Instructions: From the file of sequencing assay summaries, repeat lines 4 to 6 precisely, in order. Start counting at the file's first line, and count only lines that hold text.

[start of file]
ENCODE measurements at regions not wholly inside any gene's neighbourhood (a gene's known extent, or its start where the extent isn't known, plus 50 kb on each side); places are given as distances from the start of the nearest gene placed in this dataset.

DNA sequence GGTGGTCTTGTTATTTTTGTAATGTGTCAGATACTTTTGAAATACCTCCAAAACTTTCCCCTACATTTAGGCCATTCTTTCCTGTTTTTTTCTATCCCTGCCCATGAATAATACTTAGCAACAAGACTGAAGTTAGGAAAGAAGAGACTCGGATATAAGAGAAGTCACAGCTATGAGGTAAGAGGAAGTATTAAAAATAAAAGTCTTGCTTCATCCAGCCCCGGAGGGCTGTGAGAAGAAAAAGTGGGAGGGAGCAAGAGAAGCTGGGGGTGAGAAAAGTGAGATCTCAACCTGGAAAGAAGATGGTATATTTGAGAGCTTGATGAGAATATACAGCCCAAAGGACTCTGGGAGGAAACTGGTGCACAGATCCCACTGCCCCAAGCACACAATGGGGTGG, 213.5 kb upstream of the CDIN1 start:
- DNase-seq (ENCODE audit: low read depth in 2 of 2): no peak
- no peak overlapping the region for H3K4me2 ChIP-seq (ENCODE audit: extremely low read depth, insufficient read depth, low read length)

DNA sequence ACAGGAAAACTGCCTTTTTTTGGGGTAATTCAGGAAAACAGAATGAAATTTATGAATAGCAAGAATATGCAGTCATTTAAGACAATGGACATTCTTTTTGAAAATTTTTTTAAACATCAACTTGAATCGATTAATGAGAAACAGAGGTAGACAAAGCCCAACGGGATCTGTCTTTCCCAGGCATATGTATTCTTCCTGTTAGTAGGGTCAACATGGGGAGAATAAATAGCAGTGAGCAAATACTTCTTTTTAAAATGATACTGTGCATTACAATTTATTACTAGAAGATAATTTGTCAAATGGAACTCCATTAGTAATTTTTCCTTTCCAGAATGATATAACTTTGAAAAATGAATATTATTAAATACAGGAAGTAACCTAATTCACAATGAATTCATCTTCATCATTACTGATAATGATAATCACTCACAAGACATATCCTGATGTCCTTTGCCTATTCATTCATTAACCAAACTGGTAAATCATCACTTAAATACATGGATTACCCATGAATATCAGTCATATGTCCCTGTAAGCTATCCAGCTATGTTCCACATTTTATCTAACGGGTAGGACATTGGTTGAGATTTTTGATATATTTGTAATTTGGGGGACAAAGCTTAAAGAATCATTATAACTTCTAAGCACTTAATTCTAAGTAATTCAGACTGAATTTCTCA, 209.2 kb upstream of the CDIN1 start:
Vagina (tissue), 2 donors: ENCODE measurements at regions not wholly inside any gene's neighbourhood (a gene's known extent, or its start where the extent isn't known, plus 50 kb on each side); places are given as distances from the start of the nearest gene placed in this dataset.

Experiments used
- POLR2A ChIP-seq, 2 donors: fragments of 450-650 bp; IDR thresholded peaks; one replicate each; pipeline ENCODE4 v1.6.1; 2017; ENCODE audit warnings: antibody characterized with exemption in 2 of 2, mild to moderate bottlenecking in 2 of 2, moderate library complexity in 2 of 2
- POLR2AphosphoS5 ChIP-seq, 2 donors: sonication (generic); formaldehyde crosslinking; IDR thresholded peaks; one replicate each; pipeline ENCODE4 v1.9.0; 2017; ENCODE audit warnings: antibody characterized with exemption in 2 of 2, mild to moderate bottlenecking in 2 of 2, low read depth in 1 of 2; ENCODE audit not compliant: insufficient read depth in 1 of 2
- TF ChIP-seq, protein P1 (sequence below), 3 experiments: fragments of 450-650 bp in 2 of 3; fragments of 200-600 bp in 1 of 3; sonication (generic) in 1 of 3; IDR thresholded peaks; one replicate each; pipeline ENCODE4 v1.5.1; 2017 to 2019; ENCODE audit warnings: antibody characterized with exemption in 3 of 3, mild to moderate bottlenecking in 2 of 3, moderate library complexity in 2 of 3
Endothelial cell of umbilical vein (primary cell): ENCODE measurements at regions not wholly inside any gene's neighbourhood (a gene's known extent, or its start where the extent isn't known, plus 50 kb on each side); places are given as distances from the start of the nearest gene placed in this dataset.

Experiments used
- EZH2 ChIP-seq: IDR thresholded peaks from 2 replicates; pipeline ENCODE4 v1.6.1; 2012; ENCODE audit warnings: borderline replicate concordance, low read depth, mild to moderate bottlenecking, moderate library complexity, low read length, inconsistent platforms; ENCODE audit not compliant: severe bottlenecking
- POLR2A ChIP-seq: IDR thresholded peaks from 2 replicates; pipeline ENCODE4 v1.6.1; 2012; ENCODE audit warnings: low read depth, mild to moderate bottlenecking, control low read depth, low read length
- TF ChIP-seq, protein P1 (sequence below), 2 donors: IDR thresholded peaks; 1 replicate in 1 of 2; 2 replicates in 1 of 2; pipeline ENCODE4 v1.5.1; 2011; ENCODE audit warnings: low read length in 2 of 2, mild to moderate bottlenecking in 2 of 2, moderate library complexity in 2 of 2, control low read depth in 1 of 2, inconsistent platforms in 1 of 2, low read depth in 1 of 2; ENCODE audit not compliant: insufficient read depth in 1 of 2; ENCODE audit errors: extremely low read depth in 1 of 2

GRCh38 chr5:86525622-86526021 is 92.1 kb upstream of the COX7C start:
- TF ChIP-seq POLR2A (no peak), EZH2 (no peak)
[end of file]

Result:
- no peak overlapping the region for H3K4me2 ChIP-seq (ENCODE audit: extremely low read depth, insufficient read depth, low read length)

DNA sequence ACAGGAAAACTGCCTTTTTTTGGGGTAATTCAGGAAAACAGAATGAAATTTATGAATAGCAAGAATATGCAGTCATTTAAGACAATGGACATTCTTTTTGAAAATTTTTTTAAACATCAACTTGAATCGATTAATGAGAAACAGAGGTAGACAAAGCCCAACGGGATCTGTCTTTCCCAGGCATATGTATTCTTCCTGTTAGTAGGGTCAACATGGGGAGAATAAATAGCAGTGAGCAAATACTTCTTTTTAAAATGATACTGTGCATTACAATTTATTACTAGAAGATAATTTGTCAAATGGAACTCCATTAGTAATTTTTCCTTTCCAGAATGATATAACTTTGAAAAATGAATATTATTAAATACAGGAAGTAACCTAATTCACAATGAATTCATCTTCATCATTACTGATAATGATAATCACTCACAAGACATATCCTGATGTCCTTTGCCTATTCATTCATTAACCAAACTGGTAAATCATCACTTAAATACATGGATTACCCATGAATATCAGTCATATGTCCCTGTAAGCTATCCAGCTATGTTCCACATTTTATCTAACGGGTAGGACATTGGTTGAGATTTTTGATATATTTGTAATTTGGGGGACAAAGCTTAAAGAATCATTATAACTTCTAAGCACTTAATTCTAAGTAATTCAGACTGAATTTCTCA, 209.2 kb upstream of the CDIN1 start:
Vagina (tissue), 2 donors: ENCODE measurements at regions not wholly inside any gene's neighbourhood (a gene's known extent, or its start where the extent isn't known, plus 50 kb on each side); places are given as distances from the start of the nearest gene placed in this dataset.